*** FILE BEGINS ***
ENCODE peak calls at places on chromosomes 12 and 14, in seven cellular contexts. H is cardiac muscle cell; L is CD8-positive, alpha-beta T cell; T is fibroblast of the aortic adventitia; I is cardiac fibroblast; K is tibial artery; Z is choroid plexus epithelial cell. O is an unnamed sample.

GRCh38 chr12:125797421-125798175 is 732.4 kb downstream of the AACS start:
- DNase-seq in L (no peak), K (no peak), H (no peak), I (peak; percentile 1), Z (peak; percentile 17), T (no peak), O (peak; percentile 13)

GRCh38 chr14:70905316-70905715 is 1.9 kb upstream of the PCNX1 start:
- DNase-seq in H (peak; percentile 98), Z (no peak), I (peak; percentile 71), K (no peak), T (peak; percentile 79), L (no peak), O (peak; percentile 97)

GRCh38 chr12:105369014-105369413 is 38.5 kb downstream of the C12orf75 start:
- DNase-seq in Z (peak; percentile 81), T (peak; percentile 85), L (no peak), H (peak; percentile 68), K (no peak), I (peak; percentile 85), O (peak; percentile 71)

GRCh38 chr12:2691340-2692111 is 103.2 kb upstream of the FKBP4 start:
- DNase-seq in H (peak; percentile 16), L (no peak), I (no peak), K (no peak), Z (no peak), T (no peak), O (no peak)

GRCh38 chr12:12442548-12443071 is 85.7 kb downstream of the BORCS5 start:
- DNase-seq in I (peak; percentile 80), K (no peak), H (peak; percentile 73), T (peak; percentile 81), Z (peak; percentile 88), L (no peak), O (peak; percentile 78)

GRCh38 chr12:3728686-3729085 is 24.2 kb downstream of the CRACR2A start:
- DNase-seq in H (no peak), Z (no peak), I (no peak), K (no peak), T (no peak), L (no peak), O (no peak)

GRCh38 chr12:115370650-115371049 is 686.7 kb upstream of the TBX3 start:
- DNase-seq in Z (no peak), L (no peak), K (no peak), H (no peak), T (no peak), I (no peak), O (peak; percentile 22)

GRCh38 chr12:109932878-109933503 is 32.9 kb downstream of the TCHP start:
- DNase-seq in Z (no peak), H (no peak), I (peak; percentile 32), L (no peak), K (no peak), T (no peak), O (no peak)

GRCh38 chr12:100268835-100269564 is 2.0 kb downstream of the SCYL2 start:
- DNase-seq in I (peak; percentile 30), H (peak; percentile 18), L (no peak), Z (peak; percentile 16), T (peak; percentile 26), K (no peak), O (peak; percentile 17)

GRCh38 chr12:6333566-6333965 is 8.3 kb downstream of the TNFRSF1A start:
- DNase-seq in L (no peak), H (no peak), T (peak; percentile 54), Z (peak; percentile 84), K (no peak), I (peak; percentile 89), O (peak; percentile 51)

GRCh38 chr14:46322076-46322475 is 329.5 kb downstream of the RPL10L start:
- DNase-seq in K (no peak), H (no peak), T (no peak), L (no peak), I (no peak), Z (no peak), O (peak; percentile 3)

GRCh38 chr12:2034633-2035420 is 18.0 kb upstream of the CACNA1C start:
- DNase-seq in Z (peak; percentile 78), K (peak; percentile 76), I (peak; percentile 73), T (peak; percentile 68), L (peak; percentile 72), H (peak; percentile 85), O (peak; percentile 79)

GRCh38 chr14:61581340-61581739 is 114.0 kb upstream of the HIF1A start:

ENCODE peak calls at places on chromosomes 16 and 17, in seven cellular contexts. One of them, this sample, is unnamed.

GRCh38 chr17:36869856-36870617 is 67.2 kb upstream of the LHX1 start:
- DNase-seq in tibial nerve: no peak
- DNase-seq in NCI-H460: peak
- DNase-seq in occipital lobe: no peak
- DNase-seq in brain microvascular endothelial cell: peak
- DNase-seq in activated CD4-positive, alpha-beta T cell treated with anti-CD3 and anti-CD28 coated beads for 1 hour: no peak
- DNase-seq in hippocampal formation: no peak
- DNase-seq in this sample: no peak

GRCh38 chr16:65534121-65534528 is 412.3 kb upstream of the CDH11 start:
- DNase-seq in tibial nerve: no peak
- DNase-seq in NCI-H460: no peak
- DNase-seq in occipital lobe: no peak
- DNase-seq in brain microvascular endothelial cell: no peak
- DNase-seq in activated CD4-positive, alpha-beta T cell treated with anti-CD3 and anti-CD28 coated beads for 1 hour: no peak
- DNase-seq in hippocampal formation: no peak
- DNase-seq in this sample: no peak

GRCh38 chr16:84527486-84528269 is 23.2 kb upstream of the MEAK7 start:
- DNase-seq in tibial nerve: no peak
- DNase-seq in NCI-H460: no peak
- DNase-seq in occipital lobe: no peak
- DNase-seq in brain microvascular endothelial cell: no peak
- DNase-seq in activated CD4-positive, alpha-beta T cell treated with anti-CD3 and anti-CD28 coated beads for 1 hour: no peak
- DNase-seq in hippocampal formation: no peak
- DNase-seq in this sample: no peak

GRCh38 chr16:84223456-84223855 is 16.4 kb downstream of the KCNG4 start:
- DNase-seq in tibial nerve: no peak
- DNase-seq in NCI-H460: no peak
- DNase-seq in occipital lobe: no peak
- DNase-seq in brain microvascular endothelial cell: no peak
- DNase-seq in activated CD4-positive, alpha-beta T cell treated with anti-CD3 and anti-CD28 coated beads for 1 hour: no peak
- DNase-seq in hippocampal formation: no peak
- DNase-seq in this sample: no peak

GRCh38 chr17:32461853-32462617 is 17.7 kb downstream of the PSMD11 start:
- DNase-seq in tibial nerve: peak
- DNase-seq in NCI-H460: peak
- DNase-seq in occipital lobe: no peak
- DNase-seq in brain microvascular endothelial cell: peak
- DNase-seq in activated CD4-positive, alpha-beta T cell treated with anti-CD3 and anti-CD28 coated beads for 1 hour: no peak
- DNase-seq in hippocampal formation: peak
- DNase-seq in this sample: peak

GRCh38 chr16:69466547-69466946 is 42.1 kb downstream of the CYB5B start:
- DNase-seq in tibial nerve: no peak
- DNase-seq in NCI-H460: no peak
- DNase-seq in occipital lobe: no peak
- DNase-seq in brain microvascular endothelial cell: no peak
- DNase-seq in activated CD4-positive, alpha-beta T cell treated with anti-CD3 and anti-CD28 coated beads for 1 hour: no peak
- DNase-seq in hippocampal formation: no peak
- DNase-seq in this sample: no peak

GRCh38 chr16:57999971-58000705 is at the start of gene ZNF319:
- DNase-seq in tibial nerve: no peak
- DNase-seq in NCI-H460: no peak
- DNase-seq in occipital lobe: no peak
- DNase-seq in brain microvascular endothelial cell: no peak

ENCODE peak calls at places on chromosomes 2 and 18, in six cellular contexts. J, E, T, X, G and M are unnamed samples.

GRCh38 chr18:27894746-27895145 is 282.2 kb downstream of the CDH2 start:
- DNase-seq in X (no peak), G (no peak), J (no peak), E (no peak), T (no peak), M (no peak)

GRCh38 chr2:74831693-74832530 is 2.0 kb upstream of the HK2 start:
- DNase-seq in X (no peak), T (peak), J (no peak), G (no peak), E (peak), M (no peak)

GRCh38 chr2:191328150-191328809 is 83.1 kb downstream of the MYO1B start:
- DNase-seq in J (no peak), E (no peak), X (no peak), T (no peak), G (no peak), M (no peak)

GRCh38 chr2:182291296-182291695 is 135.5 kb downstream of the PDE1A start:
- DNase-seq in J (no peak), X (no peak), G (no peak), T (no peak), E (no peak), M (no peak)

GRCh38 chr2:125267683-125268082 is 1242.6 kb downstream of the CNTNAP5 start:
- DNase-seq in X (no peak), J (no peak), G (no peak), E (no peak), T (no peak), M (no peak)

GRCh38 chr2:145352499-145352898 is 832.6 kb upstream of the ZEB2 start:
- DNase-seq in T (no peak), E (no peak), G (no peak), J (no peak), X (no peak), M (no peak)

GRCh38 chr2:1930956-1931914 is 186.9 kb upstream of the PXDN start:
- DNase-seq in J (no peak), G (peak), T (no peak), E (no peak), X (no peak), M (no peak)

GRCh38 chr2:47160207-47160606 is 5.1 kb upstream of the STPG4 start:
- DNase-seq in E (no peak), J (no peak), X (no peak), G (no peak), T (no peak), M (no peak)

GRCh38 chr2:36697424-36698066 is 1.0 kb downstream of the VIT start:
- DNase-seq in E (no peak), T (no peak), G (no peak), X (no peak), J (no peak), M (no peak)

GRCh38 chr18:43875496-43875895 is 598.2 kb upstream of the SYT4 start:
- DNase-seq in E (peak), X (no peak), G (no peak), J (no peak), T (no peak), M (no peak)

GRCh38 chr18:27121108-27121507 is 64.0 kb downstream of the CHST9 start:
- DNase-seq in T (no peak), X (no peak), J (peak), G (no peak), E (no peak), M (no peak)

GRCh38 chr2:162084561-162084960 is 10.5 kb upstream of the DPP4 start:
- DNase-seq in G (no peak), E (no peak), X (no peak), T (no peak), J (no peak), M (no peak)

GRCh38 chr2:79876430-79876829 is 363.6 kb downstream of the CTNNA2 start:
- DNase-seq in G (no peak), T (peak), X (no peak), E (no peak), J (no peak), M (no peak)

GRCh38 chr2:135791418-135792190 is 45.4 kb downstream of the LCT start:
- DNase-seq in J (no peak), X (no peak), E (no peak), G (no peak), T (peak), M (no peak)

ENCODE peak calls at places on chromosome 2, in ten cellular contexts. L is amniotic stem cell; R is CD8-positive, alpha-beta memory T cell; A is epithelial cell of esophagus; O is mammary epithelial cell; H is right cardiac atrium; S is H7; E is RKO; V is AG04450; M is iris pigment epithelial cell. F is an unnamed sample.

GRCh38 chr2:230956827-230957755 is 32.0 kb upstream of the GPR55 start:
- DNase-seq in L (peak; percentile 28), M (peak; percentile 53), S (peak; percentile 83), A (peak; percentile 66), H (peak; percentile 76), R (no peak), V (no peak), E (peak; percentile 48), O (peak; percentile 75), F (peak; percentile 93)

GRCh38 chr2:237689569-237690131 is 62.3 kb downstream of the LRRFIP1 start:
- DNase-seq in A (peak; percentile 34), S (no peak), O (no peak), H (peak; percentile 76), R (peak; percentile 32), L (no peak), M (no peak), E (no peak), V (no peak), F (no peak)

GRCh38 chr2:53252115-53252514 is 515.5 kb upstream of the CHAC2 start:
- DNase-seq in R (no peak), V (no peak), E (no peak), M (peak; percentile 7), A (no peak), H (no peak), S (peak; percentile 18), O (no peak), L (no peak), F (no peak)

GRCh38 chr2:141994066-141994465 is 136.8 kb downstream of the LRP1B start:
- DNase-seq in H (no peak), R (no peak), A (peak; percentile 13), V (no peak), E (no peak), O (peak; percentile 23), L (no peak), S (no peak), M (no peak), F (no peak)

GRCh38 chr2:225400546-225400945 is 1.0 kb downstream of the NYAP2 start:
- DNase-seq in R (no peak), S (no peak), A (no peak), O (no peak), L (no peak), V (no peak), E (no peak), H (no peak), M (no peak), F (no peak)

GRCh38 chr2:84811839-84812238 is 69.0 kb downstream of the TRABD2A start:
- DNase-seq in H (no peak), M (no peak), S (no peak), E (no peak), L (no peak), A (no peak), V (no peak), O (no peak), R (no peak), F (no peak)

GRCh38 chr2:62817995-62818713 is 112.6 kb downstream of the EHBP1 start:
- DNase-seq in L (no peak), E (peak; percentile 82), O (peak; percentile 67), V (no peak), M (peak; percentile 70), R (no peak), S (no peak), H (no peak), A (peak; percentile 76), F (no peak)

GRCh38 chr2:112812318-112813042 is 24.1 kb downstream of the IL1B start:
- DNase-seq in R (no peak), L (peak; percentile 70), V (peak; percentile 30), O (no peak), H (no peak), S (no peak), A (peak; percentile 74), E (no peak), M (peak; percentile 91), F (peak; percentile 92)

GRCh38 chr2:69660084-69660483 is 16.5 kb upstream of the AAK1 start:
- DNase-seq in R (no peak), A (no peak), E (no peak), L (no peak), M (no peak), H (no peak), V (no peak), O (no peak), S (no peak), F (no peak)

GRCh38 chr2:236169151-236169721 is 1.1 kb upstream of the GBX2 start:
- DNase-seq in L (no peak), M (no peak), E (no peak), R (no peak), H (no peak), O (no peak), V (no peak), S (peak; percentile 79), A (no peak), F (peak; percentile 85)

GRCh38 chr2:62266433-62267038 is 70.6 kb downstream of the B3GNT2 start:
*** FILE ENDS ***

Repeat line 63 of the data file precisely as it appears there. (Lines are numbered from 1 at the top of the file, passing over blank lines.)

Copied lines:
- DNase-seq in occipital lobe: no peak